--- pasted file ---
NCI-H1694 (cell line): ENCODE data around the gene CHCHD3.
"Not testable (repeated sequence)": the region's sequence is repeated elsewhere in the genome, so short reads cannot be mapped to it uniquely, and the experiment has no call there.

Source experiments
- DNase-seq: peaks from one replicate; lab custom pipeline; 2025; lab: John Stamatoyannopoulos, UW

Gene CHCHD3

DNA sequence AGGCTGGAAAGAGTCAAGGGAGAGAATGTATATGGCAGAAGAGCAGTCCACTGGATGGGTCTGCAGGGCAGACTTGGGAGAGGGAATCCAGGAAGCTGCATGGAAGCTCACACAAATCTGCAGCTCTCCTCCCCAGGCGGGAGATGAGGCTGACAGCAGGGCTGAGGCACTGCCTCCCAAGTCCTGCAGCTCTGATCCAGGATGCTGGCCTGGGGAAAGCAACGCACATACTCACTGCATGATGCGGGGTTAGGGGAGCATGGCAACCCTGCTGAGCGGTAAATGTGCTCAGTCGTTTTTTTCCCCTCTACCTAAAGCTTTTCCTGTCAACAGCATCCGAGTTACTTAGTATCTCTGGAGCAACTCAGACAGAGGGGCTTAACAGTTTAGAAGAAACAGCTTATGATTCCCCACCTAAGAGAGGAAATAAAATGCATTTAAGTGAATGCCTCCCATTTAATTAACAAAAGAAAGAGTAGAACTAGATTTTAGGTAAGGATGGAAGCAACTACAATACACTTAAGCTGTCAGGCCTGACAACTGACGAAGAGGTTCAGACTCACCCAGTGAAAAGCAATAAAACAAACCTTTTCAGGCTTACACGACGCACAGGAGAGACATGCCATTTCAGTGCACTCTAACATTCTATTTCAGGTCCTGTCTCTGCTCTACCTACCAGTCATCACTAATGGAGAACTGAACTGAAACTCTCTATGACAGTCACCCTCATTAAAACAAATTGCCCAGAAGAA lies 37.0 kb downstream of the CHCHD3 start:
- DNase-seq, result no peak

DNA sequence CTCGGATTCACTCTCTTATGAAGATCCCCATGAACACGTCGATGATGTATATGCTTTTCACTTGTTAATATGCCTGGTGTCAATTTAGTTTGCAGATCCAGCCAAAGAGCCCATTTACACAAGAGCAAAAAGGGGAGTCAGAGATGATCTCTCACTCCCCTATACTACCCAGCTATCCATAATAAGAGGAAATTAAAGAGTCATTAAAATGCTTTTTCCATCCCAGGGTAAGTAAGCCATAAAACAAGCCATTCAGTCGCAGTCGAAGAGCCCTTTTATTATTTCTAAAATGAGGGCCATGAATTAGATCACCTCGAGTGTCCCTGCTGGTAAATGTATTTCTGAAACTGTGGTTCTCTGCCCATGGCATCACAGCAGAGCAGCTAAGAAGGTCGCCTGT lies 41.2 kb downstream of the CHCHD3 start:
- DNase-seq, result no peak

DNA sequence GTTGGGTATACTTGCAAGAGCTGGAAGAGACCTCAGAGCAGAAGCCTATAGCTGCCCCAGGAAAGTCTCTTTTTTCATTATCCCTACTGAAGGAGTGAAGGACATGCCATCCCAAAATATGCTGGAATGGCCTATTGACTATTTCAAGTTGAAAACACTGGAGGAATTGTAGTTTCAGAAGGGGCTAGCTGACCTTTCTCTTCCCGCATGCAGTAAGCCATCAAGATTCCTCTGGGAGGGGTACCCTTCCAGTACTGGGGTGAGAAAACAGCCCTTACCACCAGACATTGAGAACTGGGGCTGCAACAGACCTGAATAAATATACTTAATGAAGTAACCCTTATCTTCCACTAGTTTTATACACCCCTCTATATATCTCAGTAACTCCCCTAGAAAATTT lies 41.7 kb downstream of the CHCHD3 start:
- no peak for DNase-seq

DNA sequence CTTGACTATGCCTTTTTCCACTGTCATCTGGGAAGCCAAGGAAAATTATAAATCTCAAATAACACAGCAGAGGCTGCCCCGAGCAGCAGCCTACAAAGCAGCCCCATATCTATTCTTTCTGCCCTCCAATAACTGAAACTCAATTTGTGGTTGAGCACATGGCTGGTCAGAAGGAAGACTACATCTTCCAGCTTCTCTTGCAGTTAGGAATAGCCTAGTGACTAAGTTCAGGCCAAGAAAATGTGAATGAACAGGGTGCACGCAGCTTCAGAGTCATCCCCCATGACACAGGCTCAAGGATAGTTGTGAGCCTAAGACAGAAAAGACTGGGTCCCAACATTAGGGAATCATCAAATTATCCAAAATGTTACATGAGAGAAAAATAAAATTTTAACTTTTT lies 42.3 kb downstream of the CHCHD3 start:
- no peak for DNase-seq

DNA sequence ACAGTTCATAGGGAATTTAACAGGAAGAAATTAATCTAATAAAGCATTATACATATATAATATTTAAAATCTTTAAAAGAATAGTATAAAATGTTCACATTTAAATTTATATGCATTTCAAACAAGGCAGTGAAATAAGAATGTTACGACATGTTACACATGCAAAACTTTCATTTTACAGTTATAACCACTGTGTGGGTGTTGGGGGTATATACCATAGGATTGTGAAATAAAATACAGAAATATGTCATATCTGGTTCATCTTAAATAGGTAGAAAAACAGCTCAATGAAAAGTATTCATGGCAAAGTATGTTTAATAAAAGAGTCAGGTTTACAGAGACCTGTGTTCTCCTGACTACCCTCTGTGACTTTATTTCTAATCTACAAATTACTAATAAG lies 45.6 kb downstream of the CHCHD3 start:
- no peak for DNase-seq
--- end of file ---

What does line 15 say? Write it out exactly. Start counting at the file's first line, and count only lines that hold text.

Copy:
- no peak for DNase-seq